Indie Publishing is, at least as I define it, publishing with an entrepreneurial focus and a do-it-yourself attitude. Those who decide to to this route and become “indie authors” go into publishing with a slightly different mindset than those who publish traditionally.
In traditional publishing, particularly with any of the “Big 5” publishers (Hachette, HarperCollins, MacMillan, Simon and Schuster, and Penguin Random House), authors are mainly focused on the writing aspect of being an author. Things like editing, proofreading, cover design, crafting marketing copy, print formatting, design and layout, printing, pricing and distribution are generally left to the publisher.
This is not to say, however, that traditionally published authors have an easier go of things, or even less work. They still generally have to do quite a bit of marketing on their own, have to query and work with agents and external editors, and perhaps most-importantly, take a much smaller royalty per book sold than independent authors do.
What this does not mean is that to be an independent author you have to be able to do everything yourself. A common misconception about Indie Publishing is that it is synonymous with self-publishing. But while the two often intersect, they are not the same thing.
Many authors choose to remain independent by publishing through a smaller publishing house, who often takes care of several of the aspects of publishing for the author. Usually this consists of proofreading, editing, formatting and distribution. Some marketing is generally included, but the majority of promotion remains up to the author.
Quite a few indie authors prefer this method of independent publishing because it lets the authors focus much more on the writing aspect, but while still retaining a modicum of creative control.
What you’ll find to be the least common, and in my opinion the wrong way to go about indie publishing is to assume you can do single bit of the process on your own. Again, I refer to the entrepreneurial mindset I mentioned earlier. As most entrepreneurs and small business owners know, it is highly unlikely you will be able to do everything yourself. You simply are not an expert in everything. But there are people out there who are – and it’s your job as an independent author to seek them out.
Be it proofreading, layout, cover design, marketing or any other area you’re not an expert in, your job is to work as a contractor and get the right people to help with your project. Just as a plumber generally doesn’t know how to install an air-conditioning unit, you as an author cannot be expected to proofread and edit your own work. Yes, you may be able to do quite a bit of your publishing on your own, and you’ll likely learn how to do more and more as you progress in your career as an independent author. But remember, in no way are you expected to be able to do all of this on your own. You will likely need help along the way.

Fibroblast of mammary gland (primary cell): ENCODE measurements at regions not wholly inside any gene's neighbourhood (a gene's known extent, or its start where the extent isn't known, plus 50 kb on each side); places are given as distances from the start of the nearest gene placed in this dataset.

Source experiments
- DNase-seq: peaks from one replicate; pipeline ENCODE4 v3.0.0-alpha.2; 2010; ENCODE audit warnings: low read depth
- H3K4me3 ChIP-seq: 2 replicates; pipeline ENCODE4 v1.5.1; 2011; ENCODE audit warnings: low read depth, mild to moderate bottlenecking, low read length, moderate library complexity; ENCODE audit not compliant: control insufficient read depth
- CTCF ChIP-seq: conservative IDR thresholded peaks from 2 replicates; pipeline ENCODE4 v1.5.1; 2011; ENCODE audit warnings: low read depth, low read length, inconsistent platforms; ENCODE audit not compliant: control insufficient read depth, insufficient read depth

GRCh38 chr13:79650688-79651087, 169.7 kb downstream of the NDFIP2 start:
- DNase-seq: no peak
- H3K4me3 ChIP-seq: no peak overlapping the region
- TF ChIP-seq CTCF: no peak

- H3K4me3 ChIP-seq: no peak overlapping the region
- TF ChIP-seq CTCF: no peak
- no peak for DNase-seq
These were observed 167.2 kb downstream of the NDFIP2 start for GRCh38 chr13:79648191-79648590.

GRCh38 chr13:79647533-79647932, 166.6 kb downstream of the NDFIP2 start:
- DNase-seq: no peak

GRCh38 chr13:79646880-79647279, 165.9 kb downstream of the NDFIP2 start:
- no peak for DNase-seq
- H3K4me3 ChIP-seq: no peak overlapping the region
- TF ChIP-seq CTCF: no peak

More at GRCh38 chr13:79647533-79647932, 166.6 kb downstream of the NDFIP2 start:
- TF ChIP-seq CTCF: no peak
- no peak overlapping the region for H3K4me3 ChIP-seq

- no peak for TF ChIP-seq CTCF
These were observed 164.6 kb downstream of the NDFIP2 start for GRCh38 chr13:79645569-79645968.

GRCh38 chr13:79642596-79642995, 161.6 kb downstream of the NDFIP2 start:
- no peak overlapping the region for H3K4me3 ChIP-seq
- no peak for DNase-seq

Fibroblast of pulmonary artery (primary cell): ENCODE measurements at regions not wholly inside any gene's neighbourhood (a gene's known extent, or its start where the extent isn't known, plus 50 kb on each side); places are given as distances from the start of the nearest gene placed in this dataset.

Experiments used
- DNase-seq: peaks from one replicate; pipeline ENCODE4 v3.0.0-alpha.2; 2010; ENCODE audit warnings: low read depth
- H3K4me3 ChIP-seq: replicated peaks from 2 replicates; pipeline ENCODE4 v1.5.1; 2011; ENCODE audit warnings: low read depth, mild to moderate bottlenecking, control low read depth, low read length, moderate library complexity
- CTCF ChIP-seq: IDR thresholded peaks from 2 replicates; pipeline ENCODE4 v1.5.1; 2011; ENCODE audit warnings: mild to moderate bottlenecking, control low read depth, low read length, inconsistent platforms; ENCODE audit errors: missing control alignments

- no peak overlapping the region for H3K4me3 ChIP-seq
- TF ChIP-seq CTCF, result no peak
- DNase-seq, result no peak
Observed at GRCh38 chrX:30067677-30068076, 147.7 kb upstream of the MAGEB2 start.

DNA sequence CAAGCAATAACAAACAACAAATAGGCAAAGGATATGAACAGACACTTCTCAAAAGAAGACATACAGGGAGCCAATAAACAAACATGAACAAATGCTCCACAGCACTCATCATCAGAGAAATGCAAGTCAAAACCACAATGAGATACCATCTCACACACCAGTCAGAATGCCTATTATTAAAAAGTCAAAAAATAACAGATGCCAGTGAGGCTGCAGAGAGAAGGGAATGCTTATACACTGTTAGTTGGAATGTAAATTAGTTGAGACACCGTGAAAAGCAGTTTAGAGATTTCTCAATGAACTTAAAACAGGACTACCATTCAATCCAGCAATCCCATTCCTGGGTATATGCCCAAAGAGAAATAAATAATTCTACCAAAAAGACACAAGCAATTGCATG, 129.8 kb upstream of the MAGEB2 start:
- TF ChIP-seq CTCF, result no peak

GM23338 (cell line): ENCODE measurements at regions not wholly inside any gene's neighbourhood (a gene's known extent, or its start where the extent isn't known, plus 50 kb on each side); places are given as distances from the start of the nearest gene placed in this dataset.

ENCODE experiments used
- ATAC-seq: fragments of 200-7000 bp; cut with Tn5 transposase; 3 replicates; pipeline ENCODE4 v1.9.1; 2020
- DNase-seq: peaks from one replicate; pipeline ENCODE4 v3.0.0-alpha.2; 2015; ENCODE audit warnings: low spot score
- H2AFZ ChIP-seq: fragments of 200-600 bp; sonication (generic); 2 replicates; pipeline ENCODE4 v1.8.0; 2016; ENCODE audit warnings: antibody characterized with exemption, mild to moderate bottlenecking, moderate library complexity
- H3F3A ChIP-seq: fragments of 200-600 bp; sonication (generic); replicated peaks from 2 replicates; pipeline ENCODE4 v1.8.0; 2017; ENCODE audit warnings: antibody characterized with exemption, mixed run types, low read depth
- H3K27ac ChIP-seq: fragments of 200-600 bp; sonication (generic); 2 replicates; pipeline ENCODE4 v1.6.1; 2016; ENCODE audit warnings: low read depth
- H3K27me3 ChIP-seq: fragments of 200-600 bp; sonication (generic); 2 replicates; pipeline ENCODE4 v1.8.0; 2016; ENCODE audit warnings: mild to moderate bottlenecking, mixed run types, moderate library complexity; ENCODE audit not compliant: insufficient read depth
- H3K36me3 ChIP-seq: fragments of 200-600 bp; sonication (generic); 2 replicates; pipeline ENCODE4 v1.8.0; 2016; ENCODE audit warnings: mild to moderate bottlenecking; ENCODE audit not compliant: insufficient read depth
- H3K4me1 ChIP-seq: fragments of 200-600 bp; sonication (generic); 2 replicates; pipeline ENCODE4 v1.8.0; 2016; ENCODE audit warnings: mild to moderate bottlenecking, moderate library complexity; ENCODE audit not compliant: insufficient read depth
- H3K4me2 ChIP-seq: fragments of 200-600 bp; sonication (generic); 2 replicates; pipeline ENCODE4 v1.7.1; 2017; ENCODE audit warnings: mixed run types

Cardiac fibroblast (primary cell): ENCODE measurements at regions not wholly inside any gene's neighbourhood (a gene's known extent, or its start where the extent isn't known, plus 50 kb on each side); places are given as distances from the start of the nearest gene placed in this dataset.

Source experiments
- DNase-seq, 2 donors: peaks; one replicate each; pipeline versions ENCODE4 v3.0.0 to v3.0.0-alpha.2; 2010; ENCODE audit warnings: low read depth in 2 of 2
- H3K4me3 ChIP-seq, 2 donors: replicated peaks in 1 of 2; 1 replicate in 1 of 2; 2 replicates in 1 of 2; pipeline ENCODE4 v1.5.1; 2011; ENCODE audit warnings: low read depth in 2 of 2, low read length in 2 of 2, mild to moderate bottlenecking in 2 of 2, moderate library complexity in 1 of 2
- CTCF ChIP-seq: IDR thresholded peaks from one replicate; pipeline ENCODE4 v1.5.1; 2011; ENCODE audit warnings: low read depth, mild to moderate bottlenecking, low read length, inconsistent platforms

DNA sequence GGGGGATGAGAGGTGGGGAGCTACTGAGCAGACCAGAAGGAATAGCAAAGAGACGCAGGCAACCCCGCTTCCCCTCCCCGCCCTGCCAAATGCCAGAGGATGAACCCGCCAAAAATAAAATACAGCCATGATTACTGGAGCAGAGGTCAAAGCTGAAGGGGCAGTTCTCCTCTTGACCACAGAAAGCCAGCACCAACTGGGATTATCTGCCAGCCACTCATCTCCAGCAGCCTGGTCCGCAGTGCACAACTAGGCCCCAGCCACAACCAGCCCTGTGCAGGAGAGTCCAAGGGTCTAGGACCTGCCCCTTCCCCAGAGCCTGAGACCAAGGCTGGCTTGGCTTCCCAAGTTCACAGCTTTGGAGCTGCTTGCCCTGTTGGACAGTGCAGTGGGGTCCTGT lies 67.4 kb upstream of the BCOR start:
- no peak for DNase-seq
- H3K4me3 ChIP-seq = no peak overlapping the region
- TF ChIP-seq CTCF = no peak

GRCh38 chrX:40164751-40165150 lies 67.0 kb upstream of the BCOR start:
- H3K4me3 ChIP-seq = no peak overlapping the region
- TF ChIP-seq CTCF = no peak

Whether you publish with a big publisher like Harper Collins, a small indie press, or all by yourself under your own name, the end goal is the same: to create a quality book and get it out there for people to be able to buy and read. The requirements to create this product and to sell it remain the same regardless of which path you take.
The decision to “go indie” just means you are ready to set out on that road on your own. Without finding the “right agent.” Without taking years to publish. Without giving up on your own creative vision. And without taking a big cut in royalties paid on each book you sell.
It won’t be an easy path. And it may not even be as lucrative as a deal with a big publisher (if you can find one, and if you can break out). But it can be considerably more satisfying.
The decision to be an independent author and to publish independently is an affirmation that you believe in your work—so much so that you’re willing to do what it takes to get it out to the world.
Just remember, creating a book takes much more than just writing, but it doesn’t mean you have to do it all yourself. Some aspects you may want to take on, other items you may not. It’s okay if to outsource things like editing, cover design or even marketing.
Indie authors are not expected to be masters of all things. But they are expected to understand what it takes to write, produce and promote a quality product.
Indie Author Coalition is here to help you along the way. But think of it as a guide, not a manual. You’ll learn from successes of other indie authors, as well as their mistakes.
And in your own indie publishing career you’ll likely learn some things we don’t know, and we hope you’ll teach us a few things as well.
What does indie publishing mean to you? What does it mean to be an “indie author?”
Have you learned anything on your path you’d like to share? Please do so in the comments below.